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Support Care Cancer. 2017 Sep;25(9):2911-2918. doi: 10.1007/s00520-017-3746-0. Epub 2017 May 20.

Prevalence and impact of severe fatigue in adolescent and young adult cancer patients in comparison with population-based controls.

Author information

1
Department of Medical Psychology, Expert Center for Chronic Fatigue, Radboud University Medical Center, Nijmegen, The Netherlands. Hanneke.Poort@radboudumc.nl.
2
Department of Medical Oncology, Radboud University Medical Center, Nijmegen, The Netherlands.
3
Department of Medical Psychology, Amsterdam Public Health research institute, Academic Medical Center, University of Amsterdam, Amsterdam, The Netherlands.
4
Department of Medical Psychology, Expert Center for Chronic Fatigue, Amsterdam Public Health research institute, VU University Medical Center, Amsterdam, The Netherlands.
5
Department of Medical Psychology, Radboud University Medical Center, Nijmegen, The Netherlands.
6
The Institute of Cancer Research, United Kingdom and the Royal Marsden NHS Foundation Trust, London, UK.

Abstract

PURPOSE:

The current study determined the prevalence of severe fatigue in adolescent and young adult (AYA) cancer patients (aged 18-35 years at diagnosis) consulting a multidisciplinary AYA team in comparison with gender- and age-matched population-based controls. In addition, impact of severe fatigue on quality of life and correlates of fatigue severity were examined.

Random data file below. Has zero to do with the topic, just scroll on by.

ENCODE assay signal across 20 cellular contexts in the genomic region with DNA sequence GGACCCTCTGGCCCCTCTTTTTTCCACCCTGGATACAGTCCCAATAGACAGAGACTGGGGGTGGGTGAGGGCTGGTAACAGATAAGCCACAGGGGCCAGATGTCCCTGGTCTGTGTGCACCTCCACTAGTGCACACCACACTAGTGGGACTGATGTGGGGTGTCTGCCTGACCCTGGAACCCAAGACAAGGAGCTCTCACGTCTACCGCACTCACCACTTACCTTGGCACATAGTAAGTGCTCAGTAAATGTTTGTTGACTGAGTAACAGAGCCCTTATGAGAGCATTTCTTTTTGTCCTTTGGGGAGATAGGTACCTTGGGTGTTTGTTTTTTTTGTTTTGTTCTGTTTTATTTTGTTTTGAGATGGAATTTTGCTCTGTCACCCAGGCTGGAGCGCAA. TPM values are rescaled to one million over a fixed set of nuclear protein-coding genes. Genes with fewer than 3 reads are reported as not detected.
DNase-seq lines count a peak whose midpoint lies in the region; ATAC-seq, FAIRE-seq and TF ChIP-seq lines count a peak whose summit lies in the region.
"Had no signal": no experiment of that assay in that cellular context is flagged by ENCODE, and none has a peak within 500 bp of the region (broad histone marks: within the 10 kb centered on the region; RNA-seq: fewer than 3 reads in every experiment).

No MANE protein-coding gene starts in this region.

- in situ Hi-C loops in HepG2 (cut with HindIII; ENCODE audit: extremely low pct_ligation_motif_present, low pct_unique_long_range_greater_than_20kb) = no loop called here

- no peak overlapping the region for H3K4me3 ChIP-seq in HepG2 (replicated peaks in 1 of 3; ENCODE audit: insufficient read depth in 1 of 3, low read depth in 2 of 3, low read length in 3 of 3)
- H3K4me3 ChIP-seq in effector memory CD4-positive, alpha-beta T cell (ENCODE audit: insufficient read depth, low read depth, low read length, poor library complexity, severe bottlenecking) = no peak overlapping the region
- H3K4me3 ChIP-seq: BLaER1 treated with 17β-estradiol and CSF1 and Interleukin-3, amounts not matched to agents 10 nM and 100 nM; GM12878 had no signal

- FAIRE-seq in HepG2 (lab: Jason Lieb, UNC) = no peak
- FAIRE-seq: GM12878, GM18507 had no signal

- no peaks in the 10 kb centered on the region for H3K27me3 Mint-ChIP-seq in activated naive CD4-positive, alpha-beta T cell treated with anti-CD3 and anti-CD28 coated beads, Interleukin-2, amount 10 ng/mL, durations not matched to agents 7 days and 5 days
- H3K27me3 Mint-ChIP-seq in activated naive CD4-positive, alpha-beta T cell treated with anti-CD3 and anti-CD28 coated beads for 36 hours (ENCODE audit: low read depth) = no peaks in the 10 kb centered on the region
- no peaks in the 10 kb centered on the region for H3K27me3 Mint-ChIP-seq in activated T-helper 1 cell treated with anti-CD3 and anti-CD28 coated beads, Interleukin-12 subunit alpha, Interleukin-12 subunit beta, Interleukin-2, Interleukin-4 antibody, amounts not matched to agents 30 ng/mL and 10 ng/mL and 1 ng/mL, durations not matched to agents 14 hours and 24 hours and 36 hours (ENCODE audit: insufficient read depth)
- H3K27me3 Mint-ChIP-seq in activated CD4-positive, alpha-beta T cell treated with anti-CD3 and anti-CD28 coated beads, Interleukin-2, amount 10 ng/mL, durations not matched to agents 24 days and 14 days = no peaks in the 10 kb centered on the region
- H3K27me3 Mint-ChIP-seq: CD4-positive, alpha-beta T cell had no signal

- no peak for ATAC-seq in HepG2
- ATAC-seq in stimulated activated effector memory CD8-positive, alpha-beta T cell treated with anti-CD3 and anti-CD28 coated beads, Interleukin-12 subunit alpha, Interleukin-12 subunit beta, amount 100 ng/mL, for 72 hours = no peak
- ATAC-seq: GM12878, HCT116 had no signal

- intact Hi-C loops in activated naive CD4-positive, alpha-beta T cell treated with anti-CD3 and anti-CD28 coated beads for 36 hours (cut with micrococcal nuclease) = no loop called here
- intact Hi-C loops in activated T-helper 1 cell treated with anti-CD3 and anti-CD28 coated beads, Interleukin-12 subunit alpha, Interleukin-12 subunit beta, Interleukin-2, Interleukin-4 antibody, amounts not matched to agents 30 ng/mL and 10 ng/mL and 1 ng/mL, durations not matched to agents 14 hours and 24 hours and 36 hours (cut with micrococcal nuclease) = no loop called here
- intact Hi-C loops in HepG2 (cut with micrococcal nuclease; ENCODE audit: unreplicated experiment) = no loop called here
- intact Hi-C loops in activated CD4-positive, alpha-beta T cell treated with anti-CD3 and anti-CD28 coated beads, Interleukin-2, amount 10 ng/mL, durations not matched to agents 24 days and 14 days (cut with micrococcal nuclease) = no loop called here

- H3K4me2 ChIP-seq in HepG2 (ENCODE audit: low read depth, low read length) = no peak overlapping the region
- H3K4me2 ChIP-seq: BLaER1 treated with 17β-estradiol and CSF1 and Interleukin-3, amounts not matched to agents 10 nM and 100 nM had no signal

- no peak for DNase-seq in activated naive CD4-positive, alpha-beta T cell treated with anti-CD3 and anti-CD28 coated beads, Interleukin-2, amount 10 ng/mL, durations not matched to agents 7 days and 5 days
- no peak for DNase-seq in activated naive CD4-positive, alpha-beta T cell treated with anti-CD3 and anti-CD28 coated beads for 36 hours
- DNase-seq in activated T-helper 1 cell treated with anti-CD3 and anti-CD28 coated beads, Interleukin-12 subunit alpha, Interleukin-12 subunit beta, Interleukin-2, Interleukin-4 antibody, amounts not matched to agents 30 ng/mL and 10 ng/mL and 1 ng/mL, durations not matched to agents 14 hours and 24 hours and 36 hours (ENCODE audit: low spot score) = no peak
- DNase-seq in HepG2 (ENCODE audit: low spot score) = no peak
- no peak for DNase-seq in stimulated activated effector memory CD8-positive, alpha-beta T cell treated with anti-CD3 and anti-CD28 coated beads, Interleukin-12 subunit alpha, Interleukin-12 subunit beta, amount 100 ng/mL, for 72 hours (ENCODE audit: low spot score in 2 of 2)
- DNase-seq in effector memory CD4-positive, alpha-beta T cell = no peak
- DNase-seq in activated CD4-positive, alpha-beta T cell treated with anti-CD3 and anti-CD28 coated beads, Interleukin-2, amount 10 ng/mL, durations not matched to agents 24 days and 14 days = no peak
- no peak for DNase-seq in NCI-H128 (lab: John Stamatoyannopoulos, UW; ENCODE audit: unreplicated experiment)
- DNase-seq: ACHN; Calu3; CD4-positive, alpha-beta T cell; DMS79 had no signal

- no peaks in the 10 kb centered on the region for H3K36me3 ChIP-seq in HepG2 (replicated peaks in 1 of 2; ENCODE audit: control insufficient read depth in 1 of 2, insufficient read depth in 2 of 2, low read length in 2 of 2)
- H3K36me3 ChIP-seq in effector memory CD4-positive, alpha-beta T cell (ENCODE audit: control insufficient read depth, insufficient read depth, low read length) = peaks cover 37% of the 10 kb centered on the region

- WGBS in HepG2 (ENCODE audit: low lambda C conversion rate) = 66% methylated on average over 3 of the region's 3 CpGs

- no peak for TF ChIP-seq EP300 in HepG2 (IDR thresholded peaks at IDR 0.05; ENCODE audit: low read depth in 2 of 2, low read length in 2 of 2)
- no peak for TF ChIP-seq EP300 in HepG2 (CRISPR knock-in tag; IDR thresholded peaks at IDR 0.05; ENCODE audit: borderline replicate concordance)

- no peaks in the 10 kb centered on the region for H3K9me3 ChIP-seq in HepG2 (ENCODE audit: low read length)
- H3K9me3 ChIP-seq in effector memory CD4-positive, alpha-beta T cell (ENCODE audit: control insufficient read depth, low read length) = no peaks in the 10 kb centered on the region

METHODS:

AYAs with cancer (n = 83) completed questionnaires including the Checklist Individual Strength (CIS-fatigue), Quality of Life (QoL)-Cancer Survivor, Hospital Anxiety and Depression Scale (reflecting psychological distress), and the Cancer Worry Scale (reflecting fear of cancer recurrence or progression).

RESULTS:

The vast majority of participants had been treated with chemotherapy (87%) and had no active treatment at the time of participation (73.5%). Prevalence of severe fatigue (CIS-fatigue score ≥35) in AYAs with cancer (48%, n = 40/83) was significantly higher in comparison with matched population-based controls (20%, n = 49/249; p < .001). Severely fatigued AYAs with cancer reported lower QoL compared to non-severely fatigued AYAs with cancer (p < .05). Female gender, being unemployed, higher disease stage (III-IV) at diagnosis, receiving active treatment at the time of study participation, being treated with palliative intent, having had radiotherapy, higher fear of recurrence or progression, and higher psychological distress were significantly correlated with fatigue severity (p < .05).

CONCLUSIONS:

Severe fatigue based on a validated cut-off score was highly prevalent in this group of AYAs with cancer. QoL is significantly affected by severe fatigue, stressing the importance of detection and management of this symptom in those patients affected by a life-changing diagnosis of cancer in late adolescence or young adulthood.

KEYWORDS:

Adolescent and young adult; Cancer; Fatigue; Quality of life

PMID:
28528350
PMCID:
PMC5527068
DOI:
10.1007/s00520-017-3746-0
[Indexed for MEDLINE]
Free PMC Article

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